“Extreme Latitudes” by M. G. Preston

This very short story appeared in Black Static #16 and was the first (and last) time I encountered the work of M. G. Preston. It had about it the feel of a ‘make weight’, well written but nothing particularly original to say.

The story takes the form of a journal written by Krog over the course of eight days, from the 1st through to the 8th of December. Krog is stationed at Fagmeneske Weather Station, 1000km from the North Pole, and the location is now at the start of a three month long period of darkness. To summarise, it’s dark and it’s cold, and the mood is pretty bleak, all of which we get told in a self-consciously scene setting come info dump first journal entry.

Krog gets hung up on an intermittent humming he hears and cannot explain. In his mind it ties into events in his past, and a leaning towards scientific investigation of the ostensibly supernatural sees him conduct terrible experiments on himself and others, with a casual hint dropped as to the possibly more prosaic nature of this humming.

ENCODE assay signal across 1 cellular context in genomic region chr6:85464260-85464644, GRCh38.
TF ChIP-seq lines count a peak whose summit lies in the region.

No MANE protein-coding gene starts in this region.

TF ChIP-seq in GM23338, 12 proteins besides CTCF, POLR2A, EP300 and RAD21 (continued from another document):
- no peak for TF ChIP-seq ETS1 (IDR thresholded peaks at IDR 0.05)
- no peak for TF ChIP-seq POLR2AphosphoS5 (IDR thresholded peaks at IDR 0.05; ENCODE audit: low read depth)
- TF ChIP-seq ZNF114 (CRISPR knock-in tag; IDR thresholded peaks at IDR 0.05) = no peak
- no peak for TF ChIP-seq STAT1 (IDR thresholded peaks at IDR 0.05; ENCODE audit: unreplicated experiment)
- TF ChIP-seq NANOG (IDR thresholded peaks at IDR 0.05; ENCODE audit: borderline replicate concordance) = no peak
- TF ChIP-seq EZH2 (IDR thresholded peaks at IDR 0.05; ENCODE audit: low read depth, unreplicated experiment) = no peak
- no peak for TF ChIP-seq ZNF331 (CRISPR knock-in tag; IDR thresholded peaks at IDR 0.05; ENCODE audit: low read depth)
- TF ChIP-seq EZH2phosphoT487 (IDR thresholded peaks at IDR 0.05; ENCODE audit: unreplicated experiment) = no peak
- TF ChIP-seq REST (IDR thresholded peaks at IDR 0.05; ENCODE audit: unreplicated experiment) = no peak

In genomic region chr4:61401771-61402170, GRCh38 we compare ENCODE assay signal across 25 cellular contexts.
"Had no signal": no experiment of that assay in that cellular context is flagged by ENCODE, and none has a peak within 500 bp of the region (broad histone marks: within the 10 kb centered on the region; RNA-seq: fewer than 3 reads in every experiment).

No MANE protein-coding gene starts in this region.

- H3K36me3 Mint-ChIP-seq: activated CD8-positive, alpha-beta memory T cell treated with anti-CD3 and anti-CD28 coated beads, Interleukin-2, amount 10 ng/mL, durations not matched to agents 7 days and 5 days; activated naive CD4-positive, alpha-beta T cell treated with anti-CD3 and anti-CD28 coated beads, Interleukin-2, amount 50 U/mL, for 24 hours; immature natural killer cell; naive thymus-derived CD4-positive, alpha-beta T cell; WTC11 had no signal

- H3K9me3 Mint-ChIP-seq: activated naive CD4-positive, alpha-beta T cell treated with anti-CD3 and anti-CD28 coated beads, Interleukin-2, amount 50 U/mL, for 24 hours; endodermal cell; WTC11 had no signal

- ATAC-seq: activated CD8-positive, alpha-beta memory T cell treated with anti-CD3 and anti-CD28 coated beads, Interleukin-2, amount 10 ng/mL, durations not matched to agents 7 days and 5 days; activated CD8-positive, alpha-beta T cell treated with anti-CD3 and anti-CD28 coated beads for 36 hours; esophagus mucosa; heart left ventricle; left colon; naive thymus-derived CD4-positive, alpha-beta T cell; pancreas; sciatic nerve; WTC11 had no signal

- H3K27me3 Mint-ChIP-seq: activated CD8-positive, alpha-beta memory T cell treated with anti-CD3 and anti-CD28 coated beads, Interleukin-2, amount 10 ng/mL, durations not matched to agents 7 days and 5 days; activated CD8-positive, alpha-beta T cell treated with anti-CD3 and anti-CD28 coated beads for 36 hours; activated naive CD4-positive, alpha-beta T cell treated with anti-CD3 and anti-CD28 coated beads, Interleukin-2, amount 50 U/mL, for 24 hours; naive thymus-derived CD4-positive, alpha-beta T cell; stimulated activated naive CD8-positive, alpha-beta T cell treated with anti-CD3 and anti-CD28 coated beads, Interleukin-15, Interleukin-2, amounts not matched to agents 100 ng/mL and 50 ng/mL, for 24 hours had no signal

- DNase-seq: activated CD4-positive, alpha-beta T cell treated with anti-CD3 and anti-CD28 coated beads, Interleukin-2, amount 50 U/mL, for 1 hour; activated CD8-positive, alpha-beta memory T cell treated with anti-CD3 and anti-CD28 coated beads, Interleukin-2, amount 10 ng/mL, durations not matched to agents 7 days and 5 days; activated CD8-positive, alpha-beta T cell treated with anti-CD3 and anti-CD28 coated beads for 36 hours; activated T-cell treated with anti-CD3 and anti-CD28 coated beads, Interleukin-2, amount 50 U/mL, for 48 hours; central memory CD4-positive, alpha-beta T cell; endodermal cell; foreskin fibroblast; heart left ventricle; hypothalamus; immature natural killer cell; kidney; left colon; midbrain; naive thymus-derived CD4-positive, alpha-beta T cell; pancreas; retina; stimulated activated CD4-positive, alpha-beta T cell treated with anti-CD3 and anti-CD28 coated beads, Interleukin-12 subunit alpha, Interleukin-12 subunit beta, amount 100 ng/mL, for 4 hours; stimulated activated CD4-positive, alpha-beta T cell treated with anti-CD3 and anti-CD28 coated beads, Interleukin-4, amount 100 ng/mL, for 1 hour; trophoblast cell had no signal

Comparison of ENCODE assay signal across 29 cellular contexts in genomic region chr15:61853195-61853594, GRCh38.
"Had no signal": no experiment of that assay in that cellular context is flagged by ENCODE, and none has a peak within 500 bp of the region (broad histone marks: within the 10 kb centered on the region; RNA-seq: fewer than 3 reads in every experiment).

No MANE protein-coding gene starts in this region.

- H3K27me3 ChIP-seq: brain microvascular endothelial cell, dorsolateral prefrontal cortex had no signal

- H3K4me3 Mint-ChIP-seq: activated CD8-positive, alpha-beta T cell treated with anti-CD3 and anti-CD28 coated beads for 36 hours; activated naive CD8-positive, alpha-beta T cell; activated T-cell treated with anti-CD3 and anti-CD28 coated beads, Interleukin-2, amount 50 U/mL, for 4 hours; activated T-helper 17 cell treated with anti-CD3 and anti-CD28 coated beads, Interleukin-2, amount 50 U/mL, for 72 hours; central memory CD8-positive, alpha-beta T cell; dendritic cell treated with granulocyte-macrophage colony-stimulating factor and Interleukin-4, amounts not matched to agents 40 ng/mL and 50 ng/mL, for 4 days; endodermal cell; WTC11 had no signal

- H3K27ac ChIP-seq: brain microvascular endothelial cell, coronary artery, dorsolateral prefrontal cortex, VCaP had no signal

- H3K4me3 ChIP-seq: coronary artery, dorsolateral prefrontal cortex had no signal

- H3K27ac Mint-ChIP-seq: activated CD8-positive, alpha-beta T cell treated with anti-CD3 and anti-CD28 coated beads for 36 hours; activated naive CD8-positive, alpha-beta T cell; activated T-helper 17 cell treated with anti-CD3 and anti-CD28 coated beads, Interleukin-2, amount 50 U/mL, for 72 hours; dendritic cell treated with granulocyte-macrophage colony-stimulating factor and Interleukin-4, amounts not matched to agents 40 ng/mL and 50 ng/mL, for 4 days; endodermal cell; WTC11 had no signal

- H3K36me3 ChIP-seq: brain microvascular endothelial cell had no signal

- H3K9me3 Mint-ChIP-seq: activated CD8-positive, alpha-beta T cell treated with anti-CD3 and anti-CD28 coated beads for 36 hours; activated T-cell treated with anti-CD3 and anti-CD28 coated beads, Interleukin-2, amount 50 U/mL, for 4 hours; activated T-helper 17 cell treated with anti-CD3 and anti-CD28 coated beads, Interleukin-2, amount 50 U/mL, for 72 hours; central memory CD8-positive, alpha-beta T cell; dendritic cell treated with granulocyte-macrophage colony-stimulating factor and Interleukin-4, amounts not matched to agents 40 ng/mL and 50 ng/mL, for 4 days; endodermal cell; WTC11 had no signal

At the bottom this is what one editor I submitted a similar piece to referred to as a ‘and then I went mad’ story. Krog’s inner landscape is perhaps intended to mirror the bleak and despair inducing outside world, and yet the highly artificial nature of the journal entry format deprives the reader of any real chance to experience the reality of ‘arctic night’, it’s just something Krog references in passing. Instead we’re given a patchwork of memories, dreams and offbeat hypotheses, which combine to send the man over the edge, and well rendered as these are they don’t quite bring Krog’s psychosis alive, don’t make it seem like anything more than an arbitrary fictional construct.

The setting, which is what gives this story its uniqueness, isn’t really utilised to any meaningful effect, and all we’re left with is just another of those ‘and then he went mad’ pieces (or, more accurately, the setting gives free rein to the madness already there), well written as you’d expect given the market, but with nothing particularly original to say. The story needed more space in which to breathe and come to life.

Oh well, nobody expects me to have been blown away by every story Black Static has published, do they?

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